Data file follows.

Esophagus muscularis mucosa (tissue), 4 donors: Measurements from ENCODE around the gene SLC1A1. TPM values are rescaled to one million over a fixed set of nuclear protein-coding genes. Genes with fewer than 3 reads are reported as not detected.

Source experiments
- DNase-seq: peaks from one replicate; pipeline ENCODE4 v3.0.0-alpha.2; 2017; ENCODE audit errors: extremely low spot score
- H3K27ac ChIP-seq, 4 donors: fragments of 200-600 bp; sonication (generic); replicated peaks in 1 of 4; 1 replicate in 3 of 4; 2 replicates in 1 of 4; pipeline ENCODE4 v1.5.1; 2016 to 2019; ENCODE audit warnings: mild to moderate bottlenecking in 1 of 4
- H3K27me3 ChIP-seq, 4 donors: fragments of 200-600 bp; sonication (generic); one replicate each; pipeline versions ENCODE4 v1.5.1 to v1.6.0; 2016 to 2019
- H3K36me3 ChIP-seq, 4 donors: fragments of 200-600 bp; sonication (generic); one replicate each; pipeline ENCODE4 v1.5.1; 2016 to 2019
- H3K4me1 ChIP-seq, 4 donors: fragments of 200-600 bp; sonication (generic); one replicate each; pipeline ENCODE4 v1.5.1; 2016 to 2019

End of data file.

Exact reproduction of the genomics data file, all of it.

Esophagus muscularis mucosa (tissue), 4 donors: Measurements from ENCODE around the gene SLC1A1. TPM values are rescaled to one million over a fixed set of nuclear protein-coding genes. Genes with fewer than 3 reads are reported as not detected.

Source experiments
- DNase-seq: peaks from one replicate; pipeline ENCODE4 v3.0.0-alpha.2; 2017; ENCODE audit errors: extremely low spot score
- H3K27ac ChIP-seq, 4 donors: fragments of 200-600 bp; sonication (generic); replicated peaks in 1 of 4; 1 replicate in 3 of 4; 2 replicates in 1 of 4; pipeline ENCODE4 v1.5.1; 2016 to 2019; ENCODE audit warnings: mild to moderate bottlenecking in 1 of 4
- H3K27me3 ChIP-seq, 4 donors: fragments of 200-600 bp; sonication (generic); one replicate each; pipeline versions ENCODE4 v1.5.1 to v1.6.0; 2016 to 2019
- H3K36me3 ChIP-seq, 4 donors: fragments of 200-600 bp; sonication (generic); one replicate each; pipeline ENCODE4 v1.5.1; 2016 to 2019
- H3K4me1 ChIP-seq, 4 donors: fragments of 200-600 bp; sonication (generic); one replicate each; pipeline ENCODE4 v1.5.1; 2016 to 2019